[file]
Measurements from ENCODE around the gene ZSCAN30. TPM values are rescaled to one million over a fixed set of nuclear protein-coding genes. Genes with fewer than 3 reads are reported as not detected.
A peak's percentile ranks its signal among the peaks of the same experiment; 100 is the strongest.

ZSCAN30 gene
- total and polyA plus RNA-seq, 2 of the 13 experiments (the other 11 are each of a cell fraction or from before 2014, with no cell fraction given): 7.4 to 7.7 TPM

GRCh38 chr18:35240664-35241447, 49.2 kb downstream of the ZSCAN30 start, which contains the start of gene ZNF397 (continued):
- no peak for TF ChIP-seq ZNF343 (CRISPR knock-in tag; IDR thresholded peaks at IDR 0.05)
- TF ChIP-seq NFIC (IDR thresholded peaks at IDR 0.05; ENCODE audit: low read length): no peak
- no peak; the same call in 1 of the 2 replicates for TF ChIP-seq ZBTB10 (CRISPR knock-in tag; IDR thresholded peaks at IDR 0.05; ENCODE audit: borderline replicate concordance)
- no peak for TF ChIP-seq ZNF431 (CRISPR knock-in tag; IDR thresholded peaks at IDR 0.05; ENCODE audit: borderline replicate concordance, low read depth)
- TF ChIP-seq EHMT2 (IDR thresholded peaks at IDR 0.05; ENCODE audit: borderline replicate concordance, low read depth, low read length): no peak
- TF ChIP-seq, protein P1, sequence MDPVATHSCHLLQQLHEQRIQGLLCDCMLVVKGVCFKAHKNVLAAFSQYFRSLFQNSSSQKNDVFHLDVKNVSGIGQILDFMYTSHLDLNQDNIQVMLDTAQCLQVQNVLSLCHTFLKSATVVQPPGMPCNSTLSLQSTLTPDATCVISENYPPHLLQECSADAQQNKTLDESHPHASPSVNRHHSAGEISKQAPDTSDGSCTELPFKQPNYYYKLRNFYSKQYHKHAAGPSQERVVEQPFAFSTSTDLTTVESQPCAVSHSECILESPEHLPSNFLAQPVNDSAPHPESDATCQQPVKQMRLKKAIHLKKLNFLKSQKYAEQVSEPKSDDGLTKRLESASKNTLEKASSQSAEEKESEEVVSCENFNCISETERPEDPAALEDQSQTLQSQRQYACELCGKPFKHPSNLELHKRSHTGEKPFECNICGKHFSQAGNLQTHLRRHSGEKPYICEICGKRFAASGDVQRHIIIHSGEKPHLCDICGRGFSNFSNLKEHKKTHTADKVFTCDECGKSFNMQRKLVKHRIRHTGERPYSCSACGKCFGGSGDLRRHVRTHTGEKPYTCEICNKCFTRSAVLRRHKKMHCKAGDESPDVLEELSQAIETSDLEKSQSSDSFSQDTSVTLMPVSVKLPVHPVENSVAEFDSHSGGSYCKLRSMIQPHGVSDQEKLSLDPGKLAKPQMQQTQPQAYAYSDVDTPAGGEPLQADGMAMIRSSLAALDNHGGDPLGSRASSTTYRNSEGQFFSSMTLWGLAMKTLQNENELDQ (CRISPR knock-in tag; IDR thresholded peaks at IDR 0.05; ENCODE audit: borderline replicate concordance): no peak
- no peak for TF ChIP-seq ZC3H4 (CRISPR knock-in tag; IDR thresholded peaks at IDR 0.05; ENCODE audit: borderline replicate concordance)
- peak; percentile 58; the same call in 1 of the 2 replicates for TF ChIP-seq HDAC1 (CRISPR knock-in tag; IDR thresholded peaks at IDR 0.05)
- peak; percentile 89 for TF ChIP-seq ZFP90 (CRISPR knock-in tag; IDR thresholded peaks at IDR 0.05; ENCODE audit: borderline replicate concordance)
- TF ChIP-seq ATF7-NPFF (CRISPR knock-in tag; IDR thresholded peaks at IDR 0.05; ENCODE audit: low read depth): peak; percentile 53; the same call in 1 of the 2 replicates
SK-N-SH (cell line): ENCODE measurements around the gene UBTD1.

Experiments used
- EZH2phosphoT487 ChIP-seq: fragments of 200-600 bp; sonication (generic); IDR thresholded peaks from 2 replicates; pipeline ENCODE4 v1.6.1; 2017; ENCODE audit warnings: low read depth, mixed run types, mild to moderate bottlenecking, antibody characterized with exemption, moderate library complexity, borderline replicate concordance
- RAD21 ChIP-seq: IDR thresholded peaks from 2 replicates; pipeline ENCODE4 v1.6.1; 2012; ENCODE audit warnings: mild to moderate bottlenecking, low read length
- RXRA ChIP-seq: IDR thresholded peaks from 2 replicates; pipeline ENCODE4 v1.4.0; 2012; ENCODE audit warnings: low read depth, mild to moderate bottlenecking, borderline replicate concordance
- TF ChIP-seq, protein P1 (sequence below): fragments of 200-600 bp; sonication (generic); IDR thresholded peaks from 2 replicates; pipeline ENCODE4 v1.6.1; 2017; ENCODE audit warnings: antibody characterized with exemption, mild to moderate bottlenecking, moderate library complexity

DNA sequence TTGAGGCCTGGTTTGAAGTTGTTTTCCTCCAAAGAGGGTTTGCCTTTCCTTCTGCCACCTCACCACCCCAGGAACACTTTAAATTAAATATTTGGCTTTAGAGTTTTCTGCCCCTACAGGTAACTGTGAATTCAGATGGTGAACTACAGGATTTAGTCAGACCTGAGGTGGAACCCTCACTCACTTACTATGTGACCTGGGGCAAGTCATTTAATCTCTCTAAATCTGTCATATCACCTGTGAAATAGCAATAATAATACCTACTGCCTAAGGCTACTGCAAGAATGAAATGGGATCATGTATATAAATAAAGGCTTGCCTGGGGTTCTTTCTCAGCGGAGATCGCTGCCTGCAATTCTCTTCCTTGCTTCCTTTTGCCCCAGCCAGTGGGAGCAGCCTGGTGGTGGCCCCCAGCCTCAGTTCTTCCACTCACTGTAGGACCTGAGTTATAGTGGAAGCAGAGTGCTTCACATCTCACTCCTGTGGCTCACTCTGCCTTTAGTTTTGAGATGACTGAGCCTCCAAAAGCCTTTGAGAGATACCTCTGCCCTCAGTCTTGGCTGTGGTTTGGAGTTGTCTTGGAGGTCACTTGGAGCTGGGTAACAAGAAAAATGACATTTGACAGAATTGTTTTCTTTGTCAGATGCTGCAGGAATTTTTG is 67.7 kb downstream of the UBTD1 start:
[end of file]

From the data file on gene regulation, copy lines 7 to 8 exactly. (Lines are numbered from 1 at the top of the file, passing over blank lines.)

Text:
- TF ChIP-seq NFIC (IDR thresholded peaks at IDR 0.05; ENCODE audit: low read length): no peak
- no peak; the same call in 1 of the 2 replicates for TF ChIP-seq ZBTB10 (CRISPR knock-in tag; IDR thresholded peaks at IDR 0.05; ENCODE audit: borderline replicate concordance)